Friday, March 23, 2007

David Rasquinha's Review of Mediocre But Arrogant on

David Rasquinha is an avid reader and reviewer of books. Starting off with his first review dated 14 Dec 1999 when he wrote about A Clash of Kings by George RR Martin, since then has written 118 book reviews and 1463 votes who find his reviews useful.

About him - as disclosed on the Amazon profile:

"I am from India, temporarily based in the USA. A banker by profession, I am fond of classical music and reading, amateur astronomy. I suppose my grounding in hard nosed economics and banking made me gravitate to science fiction and fantasy. I love reading about different worlds and more importantly, different world-views, seeing how characters interact. To me the most fascinating part of sci-fi is not the bells and whistles of technology but rather the effects of this technological change on society and human psychology."

Here is his take on M-B-A. Full disclosure: David Rasquinha and I were batchmates at XLRI, Jamshedpur, India. Over to you David.

Mediocre But Arrogant
by Abhijit Bhaduri
Edition: Hardcover
Availability: Currently unavailable

A coming of age book - with a difference, February 14, 2007

I loved this book at first browse! Let me admit at the beginning that I am not a disinterested reader. As a contemporary of Abhijit at XLRI, the real-life MIJ, "Mediocre But Arrogant" transported me back to 1982-84. I knew Abhijit then and always admired (with more than a touch of envy) his range of interests and his terrific interpersonal skills - he always seemed so easy in his skin. So it is likely that I am biased in favour of this book. Abhijit proclaims at the outset that the story is not autobiographical and that his protagonist Abbey is not Abhijit.

Without disputing that, several of the characters in the book, including some composite characters, the settings, many of the incidents and events he describes are immediately recognisable to his classmates. For students of the XL Classes of 1982, 1983 and 1984, this book will bring back many nostalgic memories and some rueful smiles as well. Having said that, this book lays claim to a far wider audience for it is many ways a "coming of age" novel. Bear in mind that the time period of this novel is the early 1980s: a time when India still slumbered, the software boom was still years distant and nobody had heard of the term BRICs.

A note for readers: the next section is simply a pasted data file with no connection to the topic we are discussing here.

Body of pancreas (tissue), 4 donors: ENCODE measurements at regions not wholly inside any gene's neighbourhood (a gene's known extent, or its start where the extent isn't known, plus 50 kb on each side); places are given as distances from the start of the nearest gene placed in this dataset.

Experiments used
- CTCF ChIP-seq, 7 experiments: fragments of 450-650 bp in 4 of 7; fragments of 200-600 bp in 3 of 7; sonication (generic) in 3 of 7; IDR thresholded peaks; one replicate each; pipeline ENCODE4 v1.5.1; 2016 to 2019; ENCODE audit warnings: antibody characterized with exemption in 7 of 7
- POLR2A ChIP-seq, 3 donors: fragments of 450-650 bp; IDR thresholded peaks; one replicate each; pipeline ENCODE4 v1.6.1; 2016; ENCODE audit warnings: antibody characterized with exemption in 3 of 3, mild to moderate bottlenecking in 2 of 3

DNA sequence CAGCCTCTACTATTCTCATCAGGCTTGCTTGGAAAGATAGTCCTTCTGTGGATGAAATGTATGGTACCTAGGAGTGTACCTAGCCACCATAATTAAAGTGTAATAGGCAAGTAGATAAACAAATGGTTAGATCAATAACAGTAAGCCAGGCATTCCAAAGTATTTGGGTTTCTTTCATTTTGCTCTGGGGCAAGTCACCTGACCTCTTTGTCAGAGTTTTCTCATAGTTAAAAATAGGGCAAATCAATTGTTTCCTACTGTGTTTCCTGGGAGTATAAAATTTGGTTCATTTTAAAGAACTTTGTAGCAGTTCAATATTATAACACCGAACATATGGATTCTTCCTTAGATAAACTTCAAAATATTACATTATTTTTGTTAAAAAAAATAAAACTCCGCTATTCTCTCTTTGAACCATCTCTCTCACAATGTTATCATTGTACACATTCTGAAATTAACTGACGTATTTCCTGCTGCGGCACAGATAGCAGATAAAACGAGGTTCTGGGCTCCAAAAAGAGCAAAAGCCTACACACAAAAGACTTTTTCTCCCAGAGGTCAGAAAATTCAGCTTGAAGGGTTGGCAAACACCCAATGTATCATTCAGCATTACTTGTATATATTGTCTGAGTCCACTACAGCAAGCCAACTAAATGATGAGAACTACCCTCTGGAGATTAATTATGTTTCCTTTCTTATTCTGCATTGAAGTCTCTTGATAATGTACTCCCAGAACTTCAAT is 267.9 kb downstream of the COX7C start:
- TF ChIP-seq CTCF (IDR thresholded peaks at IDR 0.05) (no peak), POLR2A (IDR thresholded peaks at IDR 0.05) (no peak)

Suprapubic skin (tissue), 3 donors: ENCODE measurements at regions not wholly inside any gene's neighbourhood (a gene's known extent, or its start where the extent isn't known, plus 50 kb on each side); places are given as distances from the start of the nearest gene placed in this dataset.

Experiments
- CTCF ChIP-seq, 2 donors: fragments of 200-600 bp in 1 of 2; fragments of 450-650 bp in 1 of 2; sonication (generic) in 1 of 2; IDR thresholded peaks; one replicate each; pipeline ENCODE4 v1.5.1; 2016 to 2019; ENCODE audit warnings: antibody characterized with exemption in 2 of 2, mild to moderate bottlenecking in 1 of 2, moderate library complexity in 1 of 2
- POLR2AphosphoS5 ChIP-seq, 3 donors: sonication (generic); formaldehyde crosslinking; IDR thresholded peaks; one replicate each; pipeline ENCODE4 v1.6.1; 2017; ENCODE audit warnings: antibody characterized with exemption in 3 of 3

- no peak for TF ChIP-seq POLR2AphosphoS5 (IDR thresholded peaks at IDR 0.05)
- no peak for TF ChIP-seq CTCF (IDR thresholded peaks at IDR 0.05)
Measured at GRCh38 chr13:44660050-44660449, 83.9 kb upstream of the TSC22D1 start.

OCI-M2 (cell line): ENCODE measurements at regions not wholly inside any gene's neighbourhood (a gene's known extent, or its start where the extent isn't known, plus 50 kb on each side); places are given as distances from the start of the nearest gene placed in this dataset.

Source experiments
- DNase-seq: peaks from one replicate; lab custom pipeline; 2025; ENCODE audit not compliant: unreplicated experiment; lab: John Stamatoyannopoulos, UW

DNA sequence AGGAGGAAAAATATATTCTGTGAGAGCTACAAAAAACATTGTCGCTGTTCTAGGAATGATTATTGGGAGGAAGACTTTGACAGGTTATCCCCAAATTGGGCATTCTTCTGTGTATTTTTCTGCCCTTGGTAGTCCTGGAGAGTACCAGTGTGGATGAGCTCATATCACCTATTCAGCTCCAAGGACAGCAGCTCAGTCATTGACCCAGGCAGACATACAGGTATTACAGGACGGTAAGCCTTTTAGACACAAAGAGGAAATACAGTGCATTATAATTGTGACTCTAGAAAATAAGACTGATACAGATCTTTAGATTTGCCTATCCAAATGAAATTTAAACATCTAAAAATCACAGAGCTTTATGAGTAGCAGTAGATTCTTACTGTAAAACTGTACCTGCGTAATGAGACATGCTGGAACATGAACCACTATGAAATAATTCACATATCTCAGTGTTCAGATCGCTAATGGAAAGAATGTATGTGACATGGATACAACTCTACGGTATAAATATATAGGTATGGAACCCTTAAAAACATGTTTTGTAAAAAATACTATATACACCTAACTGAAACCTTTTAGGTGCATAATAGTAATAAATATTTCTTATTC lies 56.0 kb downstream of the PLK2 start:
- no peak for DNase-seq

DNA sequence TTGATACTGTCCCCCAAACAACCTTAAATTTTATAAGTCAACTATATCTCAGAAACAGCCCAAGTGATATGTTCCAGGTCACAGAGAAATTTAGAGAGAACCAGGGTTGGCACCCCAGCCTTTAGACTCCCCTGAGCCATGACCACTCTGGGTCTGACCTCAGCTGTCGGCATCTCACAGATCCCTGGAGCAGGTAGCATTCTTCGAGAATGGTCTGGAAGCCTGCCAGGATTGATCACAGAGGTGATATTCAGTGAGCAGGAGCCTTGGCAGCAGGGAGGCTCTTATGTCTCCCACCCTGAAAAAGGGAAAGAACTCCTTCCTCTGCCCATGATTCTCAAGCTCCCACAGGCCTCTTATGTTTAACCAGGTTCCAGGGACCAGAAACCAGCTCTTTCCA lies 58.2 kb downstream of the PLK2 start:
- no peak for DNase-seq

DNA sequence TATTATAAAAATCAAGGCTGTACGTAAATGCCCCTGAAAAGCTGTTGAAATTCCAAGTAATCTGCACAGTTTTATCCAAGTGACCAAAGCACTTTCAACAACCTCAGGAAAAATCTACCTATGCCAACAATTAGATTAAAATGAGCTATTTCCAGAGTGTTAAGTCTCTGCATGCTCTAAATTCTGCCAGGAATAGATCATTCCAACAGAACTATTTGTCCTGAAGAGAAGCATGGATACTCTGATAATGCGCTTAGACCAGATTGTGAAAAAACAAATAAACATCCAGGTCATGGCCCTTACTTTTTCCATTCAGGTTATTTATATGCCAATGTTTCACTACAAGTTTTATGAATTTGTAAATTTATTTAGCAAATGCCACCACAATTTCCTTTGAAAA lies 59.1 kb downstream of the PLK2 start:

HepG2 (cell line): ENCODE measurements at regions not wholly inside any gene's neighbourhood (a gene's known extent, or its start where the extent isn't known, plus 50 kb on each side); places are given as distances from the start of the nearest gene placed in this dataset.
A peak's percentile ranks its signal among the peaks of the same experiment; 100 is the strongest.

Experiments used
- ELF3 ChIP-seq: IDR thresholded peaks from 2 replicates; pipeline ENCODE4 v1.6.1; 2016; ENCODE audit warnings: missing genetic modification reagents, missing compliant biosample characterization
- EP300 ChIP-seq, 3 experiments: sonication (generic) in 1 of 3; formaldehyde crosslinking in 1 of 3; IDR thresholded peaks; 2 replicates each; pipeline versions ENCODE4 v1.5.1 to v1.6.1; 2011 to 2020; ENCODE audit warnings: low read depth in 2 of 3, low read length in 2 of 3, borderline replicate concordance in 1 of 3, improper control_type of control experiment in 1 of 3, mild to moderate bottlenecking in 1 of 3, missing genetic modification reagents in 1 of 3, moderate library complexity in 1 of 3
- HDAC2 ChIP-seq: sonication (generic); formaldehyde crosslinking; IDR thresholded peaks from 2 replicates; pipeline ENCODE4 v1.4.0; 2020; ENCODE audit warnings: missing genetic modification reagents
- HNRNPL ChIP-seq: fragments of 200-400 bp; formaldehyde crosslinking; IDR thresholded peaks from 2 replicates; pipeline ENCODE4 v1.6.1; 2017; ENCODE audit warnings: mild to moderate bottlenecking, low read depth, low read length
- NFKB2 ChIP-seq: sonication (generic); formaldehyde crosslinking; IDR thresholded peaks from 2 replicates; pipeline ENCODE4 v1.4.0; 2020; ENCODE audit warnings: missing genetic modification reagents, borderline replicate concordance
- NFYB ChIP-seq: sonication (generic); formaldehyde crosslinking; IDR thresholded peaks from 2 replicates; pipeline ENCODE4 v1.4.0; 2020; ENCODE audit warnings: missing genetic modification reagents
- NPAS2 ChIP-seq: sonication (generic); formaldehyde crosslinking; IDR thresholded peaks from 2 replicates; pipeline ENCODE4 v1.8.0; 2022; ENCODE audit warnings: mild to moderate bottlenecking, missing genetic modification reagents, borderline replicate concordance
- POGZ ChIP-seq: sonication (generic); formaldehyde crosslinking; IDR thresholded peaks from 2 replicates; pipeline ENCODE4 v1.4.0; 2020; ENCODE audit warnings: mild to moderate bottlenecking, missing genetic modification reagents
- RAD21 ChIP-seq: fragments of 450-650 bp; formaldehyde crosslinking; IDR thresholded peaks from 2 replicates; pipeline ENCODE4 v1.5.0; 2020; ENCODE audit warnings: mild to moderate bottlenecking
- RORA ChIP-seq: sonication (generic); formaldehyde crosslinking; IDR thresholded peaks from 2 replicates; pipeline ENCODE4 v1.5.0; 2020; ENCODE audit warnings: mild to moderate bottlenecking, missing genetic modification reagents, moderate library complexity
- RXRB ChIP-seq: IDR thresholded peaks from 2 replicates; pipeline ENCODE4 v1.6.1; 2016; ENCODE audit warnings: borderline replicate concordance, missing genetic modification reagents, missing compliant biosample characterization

Abhijit brilliantly conveys the tensions weighing on a young man in that time. The allure of idealistic college discussions over tea or coffee, the quest for an educational degree that would open the portals of the employment market and most of all the pressures, subtle and crude alike, to "grow up, get a good job and settle down". Followed by the tension filled competition to get admission into a business / technology school and "get placed".

This will strike an immediate chord with any Indian (and I daresay, international) student. At the real-life MIJ, as Abhijit says himself, we were blessed with excellent and dedicated professors and an incredible cross-section of students from the length and breadth of India. We learned as much from our interactions with each other, as from our classroom sessions. Abhijit has done a wonderful job of picking key incidents, characters and events which he weaves together into a story that is heartwarming, inspiring and bittersweet all at the same time. The gift for language and communication he so well displayed then, has well served him in this novel as well. My only grouse, and it is a minor one, is that his use of flashbacks to illustrate his points can be occasionally jerky and unduly discontinuous. A coming of age book that is well worth a read, for those coming of age now, and for those who did so a while ago, alike! I hope to read a sequel sometime!

1 comment:


u surely know how 2 write a review Mr.david.